Freedmen Descendants' Lawsuit Against Cherokee Nation Dismissed
D.C. Circuit Court of Appeals unanimously rules that Cherokee Nation has sovereign immunity, Rejects Freedmen descendants' theory
Opinion says tribal sovereign immunity existed since founding of U.S. and continues today
WASHINGTON, DC. -- The U.S. Court of Appeals for the District of Columbia Circuit unanimously dismissed a lawsuit against the Cherokee Nation brought by a handful of non-Indian Freedmen descendants.
Judge Thomas Griffith, in his written opinion for the three members of the court, stated: “The Freedmen argue that our search for intent to abrogate is misguided because the Thirteenth Amendment and the 1866 Treaty predate the doctrine of tribal sovereign immunity, such that the drafters of those texts could not have foreseen the interpretive rule requiring express and unequivocal abrogation ... This argument misapprehends the nature of tribal sovereign immunity, which is not the product of any enactment but an inherent attribute of a tribe's sovereignty. Tribal sovereign immunity existed at the Founding, as surely as did tribal sovereignty, and our only concern is whether the Thirteenth Amendment or the 1866 Treaty later abrogated that immunity. The unequivocal-abrogation rule reflects the belief, as true in the nineteenth century as it is today, that lawmakers do not lightly discard sovereign immunity. We see no reason to depart from the established interpretive rule based on the vintage of the texts. Because nothing in the Thirteenth Amendment or the 1866 Treaty amounts to an express and unequivocal abrogation of tribal sovereign immunity, the Cherokee Nation cannot be joined in the Freedmen's federal court suit without the tribe's consent. We reverse the District Court’s determination to the contrary.”
“In the 1830s, the Cherokee Nation won court cases, but Congress and the President ignored the rulings and instead forcibly removed the Cherokee Nation from our eastern homelands on the Trail of Tears, killing more than a quarter of our tribe’s population,” said Chad Smith, Principal Chief of the Cherokee Nation. “It remains to be seen whether Congress will treat the Cherokee Nation any differently 170 years later. Today, the court held that the 1866 Treaty preserves the Nation’s sovereign immunity from these claims. What Congress and the Nation agreed to in 1866, the Congress should not violate now. The court has sent the case back to the District Court, and Congress should continue to let the courts decide.”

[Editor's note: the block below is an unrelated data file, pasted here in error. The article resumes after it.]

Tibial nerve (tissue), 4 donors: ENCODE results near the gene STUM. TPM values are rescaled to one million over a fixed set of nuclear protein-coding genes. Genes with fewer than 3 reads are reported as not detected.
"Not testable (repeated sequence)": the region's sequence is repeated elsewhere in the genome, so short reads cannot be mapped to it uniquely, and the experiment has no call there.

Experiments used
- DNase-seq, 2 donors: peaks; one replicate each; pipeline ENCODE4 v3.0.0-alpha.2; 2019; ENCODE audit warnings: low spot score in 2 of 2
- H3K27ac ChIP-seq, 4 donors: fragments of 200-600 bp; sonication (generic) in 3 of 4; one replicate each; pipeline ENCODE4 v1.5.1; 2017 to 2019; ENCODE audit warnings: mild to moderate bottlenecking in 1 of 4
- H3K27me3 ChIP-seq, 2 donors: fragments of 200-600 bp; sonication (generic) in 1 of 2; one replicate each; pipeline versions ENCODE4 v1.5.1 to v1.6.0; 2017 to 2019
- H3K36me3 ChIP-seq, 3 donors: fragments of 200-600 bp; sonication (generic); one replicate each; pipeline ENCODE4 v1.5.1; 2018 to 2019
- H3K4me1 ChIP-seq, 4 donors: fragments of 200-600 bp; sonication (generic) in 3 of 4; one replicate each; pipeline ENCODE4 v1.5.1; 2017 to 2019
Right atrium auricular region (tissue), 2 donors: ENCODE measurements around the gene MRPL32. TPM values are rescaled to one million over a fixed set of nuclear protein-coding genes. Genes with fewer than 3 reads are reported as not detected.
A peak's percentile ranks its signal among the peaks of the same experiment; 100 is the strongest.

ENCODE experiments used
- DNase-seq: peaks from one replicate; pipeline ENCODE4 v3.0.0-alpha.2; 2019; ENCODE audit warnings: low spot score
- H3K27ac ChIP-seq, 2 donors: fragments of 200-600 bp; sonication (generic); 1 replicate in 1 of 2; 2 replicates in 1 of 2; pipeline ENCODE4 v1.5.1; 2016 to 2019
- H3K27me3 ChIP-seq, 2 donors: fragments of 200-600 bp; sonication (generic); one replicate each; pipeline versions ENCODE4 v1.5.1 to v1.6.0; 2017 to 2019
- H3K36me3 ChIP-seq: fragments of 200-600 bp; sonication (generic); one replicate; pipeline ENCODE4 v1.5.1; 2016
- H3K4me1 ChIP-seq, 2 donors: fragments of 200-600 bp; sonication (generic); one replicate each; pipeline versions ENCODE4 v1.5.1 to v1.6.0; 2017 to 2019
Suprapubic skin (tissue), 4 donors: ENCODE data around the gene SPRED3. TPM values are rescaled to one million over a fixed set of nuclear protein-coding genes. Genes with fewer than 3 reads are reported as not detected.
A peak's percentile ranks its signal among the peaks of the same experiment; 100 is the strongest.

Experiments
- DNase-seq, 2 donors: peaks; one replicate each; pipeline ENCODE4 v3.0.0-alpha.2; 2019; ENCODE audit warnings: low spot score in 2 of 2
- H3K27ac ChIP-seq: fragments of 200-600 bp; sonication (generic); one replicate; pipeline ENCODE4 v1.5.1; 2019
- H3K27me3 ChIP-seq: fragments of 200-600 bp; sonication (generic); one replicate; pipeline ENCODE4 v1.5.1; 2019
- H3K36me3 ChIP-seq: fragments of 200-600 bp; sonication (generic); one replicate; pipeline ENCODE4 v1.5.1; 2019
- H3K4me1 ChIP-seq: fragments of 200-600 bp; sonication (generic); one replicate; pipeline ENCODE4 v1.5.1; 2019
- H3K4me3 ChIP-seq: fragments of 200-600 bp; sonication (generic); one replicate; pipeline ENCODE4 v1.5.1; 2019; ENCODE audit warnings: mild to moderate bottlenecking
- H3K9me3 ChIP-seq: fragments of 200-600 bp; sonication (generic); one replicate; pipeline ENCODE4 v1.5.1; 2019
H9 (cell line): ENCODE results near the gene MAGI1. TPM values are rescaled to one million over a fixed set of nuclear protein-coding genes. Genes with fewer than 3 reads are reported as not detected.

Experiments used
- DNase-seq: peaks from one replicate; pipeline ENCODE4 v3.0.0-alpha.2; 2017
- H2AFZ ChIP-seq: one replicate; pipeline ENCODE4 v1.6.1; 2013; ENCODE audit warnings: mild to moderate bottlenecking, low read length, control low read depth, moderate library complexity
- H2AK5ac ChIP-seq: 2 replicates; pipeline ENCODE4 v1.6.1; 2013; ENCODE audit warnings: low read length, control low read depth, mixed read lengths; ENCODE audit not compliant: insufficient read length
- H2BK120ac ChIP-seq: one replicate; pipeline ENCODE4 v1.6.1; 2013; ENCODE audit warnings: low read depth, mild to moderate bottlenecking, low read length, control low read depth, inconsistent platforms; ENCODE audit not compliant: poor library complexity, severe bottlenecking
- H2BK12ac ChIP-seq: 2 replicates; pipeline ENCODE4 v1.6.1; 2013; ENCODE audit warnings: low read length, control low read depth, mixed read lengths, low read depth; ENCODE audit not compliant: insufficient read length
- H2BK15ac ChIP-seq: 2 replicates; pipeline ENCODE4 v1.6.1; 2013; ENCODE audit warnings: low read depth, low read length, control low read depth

The appeals court remanded the case against tribal officials back to the District of Columbia District Court. Griffith wrote: “The District Court must determine whether ‘in equity and good conscience’ the suit can proceed with the Cherokee Nation’s officers but without the Cherokee Nation itself.”
“This decision is a strong affirmation for tribes across the country, who rely upon federal courts to uphold tribal sovereignty when it comes under attack,” said Chief Smith. “The court once again acknowledged that tribes have inherent sovereignty that predates the founding of the United States, and that tribal sovereign immunity still exists today.”
Full opinion is available here.
The full opinion is also available at www.cherokeenationfacts.org and www.cherokee.org.